|Martha in the Pot Sink...again!|
When I think about my humble beginnings in youth ministry, it's very easy to trace my roots back to Martha Ratledge Farlow. Martha was a grade ahead of me in school and was an active participant in the youth group at New Garden Friends Meeting when I got involved in the 8th grade. As the years went by she sang in the school chorus with me, acted in plays with me (she was a remarkable Reno Sweeney in Anything Goes!) and was part of the thriving Young Life community that became very important in my life. She dated my best friend Steve for a time (and later on my other best friend Alan). And she was always a good friend to me. By the time she joined the Quaker Lake Camp summer staff upon her graduation in 1976, she was already a big part of my life. Little did I know that she had only just begun to influence me...
Martha was the music leader at QLC in my early years of volunteering and working summer staff, and so much of what became my own "style" of leading music with youth came from watching her in action. That's not to say that we didn't harass her...we did, OFTEN! We would sing the words to The George Fox Song when she was playing Simple Gifts. We made up parts to songs to get the campers fired up and quite often a little out of control. We even tried to create our own song sheets full of songs she didn't like- see Project Myrtle. We did not make things easy on our friend, but we loved her. Even after I began to accompany her with my guitar, I was often more trouble than I was worth. But Martha always supported me. Martha was a wonderful musician; I was (and still am) a hacker. I can still see her tilting her head or pulling on her ear when either my guitar or the singing was out of tune. I can also still hear her singing Boy From the Country, totally ruining the John Denver version because her's was so much better. She had patience, and taught me so many songs that were part of my own ministry in the early years. And she and I loved singing together. I have great memories of us standing around the dishwasher and harmonizing to Rollin' In My Sweet Baby's Arms or My Angel Baby or murdering the lyrics to to old classic Camptown Races- "Camptown ladies 5 miles long? Oh the do-dah day!" (Side note: My Angel Baby was a one hit wonder by a band called Toby Beau. It's not on I-Tunes and I can't find it anywhere. It you find it, PLEASE let me know. I want it badly!) We fussed, we argued. we laughed and we had a ball together. And that was good, because we were about to get even more time together.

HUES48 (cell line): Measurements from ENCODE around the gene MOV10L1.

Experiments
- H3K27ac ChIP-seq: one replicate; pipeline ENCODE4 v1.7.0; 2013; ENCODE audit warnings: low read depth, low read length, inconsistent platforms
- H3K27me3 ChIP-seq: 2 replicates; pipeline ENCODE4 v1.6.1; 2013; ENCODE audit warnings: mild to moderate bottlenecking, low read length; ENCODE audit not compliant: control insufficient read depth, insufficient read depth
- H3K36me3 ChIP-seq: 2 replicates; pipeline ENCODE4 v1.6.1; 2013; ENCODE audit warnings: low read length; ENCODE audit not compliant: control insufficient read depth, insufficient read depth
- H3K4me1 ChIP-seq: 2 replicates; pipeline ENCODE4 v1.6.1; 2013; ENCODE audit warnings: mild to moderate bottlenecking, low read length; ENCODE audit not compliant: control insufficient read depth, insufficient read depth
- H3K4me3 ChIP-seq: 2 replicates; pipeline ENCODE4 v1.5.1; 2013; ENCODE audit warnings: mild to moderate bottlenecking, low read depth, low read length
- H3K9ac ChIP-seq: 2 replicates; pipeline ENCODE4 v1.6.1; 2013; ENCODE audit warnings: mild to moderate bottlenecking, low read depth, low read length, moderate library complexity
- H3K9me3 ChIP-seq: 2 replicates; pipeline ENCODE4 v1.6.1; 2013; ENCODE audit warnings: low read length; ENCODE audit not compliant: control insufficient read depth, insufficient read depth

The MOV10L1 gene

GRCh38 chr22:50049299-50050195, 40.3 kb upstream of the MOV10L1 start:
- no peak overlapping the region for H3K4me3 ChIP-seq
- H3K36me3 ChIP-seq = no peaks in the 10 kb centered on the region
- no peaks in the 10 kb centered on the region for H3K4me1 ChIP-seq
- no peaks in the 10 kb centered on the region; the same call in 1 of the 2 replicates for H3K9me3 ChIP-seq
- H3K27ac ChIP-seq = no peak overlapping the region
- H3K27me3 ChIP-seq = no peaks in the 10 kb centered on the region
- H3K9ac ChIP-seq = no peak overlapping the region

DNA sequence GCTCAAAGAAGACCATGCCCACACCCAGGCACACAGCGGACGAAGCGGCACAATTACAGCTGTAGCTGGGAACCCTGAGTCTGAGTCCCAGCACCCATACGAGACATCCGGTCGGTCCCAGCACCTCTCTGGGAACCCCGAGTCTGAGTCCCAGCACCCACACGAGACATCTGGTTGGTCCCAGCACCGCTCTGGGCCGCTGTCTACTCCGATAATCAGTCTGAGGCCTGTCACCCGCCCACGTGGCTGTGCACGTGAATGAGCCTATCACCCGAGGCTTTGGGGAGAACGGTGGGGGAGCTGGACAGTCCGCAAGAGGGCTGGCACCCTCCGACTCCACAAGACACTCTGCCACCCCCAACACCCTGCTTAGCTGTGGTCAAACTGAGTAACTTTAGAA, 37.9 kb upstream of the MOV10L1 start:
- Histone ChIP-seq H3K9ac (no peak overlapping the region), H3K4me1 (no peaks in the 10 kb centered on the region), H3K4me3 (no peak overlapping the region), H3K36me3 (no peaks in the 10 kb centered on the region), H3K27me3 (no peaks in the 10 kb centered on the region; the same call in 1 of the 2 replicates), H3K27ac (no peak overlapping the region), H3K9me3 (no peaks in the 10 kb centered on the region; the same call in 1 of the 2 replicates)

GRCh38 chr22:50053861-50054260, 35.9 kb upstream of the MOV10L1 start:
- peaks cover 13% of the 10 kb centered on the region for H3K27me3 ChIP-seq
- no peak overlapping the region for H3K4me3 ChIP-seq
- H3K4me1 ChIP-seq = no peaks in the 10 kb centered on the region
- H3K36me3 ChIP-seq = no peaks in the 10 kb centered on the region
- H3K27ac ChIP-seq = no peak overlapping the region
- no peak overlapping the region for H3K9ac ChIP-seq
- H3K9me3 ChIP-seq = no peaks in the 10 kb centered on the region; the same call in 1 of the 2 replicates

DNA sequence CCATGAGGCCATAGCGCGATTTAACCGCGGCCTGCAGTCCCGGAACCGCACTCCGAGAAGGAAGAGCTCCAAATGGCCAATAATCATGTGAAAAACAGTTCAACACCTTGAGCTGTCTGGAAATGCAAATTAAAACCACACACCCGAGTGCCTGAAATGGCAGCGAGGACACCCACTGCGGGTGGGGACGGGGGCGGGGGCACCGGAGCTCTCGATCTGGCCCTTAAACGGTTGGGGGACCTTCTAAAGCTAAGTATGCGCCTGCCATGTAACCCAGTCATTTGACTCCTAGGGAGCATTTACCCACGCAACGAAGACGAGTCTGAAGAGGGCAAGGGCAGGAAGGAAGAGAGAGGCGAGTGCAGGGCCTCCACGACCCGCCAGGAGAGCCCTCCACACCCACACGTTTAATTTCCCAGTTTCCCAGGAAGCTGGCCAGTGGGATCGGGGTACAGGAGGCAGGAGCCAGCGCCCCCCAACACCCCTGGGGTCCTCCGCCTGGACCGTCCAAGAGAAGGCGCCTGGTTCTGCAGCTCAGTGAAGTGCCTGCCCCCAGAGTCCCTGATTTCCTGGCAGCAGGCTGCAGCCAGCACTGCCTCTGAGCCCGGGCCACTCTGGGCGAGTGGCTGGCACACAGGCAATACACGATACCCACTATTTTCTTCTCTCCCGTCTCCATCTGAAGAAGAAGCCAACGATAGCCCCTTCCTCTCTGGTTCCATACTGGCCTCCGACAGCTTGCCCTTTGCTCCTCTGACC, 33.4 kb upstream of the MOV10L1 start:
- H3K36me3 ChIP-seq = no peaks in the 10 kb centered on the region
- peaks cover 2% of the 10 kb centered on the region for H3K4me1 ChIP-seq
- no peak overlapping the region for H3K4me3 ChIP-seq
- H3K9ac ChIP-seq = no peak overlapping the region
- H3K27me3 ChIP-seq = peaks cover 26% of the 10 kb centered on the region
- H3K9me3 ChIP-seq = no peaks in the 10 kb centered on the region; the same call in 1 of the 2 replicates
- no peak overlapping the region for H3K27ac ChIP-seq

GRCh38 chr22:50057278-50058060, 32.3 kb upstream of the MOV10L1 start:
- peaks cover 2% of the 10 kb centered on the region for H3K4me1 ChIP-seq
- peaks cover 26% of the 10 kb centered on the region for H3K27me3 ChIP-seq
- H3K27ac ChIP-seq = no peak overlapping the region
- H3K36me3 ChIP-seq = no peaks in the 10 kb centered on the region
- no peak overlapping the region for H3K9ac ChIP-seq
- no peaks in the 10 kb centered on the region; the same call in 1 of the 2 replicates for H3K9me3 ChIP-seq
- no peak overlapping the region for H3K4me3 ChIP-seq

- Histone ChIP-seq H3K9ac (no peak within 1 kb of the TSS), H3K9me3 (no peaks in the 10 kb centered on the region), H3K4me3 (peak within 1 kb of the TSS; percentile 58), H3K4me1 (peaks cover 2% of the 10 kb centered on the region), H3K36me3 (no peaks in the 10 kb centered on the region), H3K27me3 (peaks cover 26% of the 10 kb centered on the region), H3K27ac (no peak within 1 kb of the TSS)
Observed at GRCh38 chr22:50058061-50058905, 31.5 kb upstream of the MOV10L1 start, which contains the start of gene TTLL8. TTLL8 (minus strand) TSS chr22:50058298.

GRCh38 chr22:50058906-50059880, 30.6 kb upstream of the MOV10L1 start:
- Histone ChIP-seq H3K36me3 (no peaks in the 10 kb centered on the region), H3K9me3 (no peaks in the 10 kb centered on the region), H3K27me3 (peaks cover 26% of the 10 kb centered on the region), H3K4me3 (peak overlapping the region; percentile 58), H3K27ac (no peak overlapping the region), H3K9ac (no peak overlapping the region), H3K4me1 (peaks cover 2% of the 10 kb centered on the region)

In 1979 Martha and I became the youth leaders at our home meeting, New Garden. It was something we both loved, but again, Martha put up with a lot. I was always making wild suggestions and trying to get her to do crazy stuff. She was organized and a bit more serious. I kept telling her not to worry and that things "didn't matter." I made her a little crazy at times, but we were a good combination for the youth we served. In 1980 she had an idea to plan a beach weekend for our old youth group friends, and so we did. The first year we had a blast; the second year we changed houses and found a little place called the Betsy B. Every youth group I led in later years should be thankful to Martha for discovering it!
Martha worked 6 summers at camp and went on to marry Mark Farlow, another QLC staff member, and to have 3 kids. Her family has remained involved, with Martha serving as the chairperson of the QLC Board for a number of years and volunteering at camp. In fact, the last time I was at camp for a week as camp pastor in 2006, Martha was volunteering, Mark was around a bit, her son Carl (named after his grandfather, but Carl Semmler and I both still dispute that!) was on staff and her son Jacob was a high school camper. One of the highlights of the week for me was getting to play guitars and lead music with Martha once again. It felt like things had come full circle.
So today it gives me great joy to make Martha Ratledge Farlow a part of my youth ministry Hall of Fame. She was there at the beginning and taught me so much (including hidden gems like not drinking milk for breakfast when you are singing in church- it builds phlegm!). And I have to admit that every now and then, when I hear an out-of-tune guitar or someone hit a real clunker of a note while singing, I tilt my head, pull on my ear, and smile. Martha is always with me. Like any great friend...
Because of Jesus,